After seeing that video, I believe it. I didn't realize a person could ski in snow that deep. How do you see any buried rocks and such?


I know I'm going to sound like Warren Miller here, but skiing is the best sport. There's never the same conditions, never the same run, more acceleration than on any motorized vehicle, if you free fall, you go from 0 to 80MPH in about 4 seconds. When you ski in deep powder, you are floating. Its so serene,and tranquil. To be on the mountain and experience this is beyond words. Yes, its called powder on the brain! a terrible addiction. An addiction that we hard core skiers will pursue no matter what costs. We alter our lifestyle, our jobs, our living arrangements, our vehicles etc for skiing. We watch the weather and get exited when a monster storm is headed our way. We know where the deepest snow is. We book ski vacations and try to plant the date just right (Feb15th to March 15th) and pray that the snow will fall when we are there. We hop on helicopters in snow storms,and fly through mountain passes, even though we are afraid of flying.

I know you are going to find this hard to believe but I think the evidence is there that riding is as addictive as skiing. ;)

I could list a very large number of sacrifices, personal and career, that folks I know have made in order to feed their riding addiction. It's overpowering whether you are galloping a course or riding upper level dressage movements in collection using just a small area of your lower abdomen to control a 1300 pound horse's movement. I think it is at least in the running for most addictive sport. Certainly I don't know how to quit it. :cool:

titaniumed
01-01-2009, 07:49 PM
Sharon

Boy, I've been having problems with attachments here lately! honestly, I don't know where Fabio came from! LOL

The base depths really need to be running 10feet minimum to go off piste. It usually takes till mid January. Its not the rocks so much, its the logs under the snow that you really have to worry about. A ski or board will deflect off a rock. If your ski tip goes under a log and hooks, you will go flying. I've had crashes in deep powder that take 1 hour to recover from and its a real workout.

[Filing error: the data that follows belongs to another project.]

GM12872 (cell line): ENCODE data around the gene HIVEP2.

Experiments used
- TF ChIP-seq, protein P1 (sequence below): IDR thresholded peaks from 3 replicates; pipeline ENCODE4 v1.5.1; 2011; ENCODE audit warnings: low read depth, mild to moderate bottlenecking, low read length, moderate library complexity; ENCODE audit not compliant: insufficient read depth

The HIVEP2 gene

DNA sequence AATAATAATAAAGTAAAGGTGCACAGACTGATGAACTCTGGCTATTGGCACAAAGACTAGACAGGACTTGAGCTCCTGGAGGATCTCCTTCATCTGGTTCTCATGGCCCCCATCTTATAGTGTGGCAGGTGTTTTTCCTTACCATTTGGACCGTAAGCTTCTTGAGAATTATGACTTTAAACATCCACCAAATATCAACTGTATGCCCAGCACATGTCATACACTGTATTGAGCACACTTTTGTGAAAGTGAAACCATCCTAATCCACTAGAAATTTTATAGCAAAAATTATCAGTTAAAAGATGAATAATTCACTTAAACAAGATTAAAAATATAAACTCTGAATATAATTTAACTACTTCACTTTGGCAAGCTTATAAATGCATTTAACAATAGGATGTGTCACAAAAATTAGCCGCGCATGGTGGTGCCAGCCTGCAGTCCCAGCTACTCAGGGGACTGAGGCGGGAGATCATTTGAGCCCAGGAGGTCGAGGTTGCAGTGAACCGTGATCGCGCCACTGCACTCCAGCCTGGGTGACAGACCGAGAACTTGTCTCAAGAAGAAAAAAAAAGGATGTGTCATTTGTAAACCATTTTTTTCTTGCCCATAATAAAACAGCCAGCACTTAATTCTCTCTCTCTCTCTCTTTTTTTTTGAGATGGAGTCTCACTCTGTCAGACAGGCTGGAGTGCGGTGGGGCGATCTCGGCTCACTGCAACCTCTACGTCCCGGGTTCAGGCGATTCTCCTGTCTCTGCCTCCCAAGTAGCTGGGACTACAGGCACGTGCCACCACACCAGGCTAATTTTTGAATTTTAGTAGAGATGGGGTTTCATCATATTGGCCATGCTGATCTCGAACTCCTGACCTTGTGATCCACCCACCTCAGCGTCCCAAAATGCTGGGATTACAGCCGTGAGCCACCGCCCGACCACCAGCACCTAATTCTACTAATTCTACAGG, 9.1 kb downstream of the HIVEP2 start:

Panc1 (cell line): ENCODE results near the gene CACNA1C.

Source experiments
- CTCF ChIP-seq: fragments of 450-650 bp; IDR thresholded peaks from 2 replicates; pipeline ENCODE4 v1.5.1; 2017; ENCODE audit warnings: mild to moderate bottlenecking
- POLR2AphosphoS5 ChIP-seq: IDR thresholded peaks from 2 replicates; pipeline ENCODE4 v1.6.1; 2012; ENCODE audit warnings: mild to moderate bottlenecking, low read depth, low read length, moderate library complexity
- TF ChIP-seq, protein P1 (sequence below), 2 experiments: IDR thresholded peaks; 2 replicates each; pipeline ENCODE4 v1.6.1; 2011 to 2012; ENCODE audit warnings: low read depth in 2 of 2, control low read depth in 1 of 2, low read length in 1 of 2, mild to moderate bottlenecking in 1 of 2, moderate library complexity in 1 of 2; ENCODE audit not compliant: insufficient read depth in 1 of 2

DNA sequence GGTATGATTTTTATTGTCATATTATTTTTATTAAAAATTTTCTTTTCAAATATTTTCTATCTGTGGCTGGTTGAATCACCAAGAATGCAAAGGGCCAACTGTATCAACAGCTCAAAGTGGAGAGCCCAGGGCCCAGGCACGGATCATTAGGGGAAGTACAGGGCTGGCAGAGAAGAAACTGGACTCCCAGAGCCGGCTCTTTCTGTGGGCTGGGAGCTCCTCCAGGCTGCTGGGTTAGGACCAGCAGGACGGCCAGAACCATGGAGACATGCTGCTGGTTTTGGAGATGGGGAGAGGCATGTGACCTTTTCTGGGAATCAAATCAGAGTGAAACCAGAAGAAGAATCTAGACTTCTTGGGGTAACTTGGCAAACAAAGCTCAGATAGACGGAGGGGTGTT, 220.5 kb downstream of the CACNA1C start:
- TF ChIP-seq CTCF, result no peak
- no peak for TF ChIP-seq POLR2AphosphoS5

I actually had a first happen to me in March 2006. Since you are basically balancing and constantly adjusting your attitude,if you lean forward just a little too much, your tips will get pulled down and anchor. I flew out of my bindings, as if diving off a diving board and flew about 30 feet above the snow and dove into the snow like in a pool, and I tunneled oh probably about another 30 feet under the snow. I could see the snow rushing by my goggles and then eventually stopped,and yes it was white! I stood up, and looked back up the hill and the snow was undisturbed. In other words, I bored my own hole, like a mole.

It was the true meaning of "holey moley"

Seeing can be a problem and also breathing. I've actually choked while skiing and have had to hold my breath till the end of the run. Its just part of the sport, if the snow is deep, who really needs to see anything or breathe? Those are minor things. The major things are whacking into trees.Snow settles and it settles fast depending on water content and temps.When its cold, under 29 degrees F and snowing , its light. After time it settles and can have the consistency like cement. One of the rules is, 48 hours max for off piste after a storm, Sonny Bono was out there (off piste) on the 3rd day.

I have to say thanx for the horse link, and yes I found a Tennessee to ride locally. And I do have friends that admit to all that's involved with their horses. They are a little concerned about letting me ride with my surgery and all, but I'm sure it will be ok. Don't worry, I will have a long talk with that horse first.

Ed

Pooka1
01-01-2009, 08:23 PM
Sharon

Boy, I've been having problems with attachments here lately! honestly, I don't know where Fabio came from! LOL

I'd like to see a photo of you up to your neck in powder. :)


(snip)
I actually had a first happen to me in March 2006. Since you are basically balancing and constantly adjusting your attitude,if you lean forward just a little too much, your tips will get pulled down and anchor. I flew out of my bindings, as if diving off a diving board and flew about 30 feet above the snow and dove into the snow like in a pool, and I tunneled oh probably about another 30 feet under the snow. I could see the snow rushing by my goggles and then eventually stopped,and yes it was white! I stood up, and looked back up the hill and the snow was undisturbed. In other words, I bored my own hole, like a mole.

It was the true meaning of "holey moley"

Damn, Ed. That's as bad as getting thrown from a horse. Actually, I think skiing like you are talking is much more dangerous than riding.


(snip)Snow settles and it settles fast depending on water content and temps.When its cold, under 29 degrees F and snowing , its light. After time it settles and can have the consistency like cement. One of the rules is, 24 hours max for off piste after a storm, Sonny Bono was out there (off piste) on the 3rd day.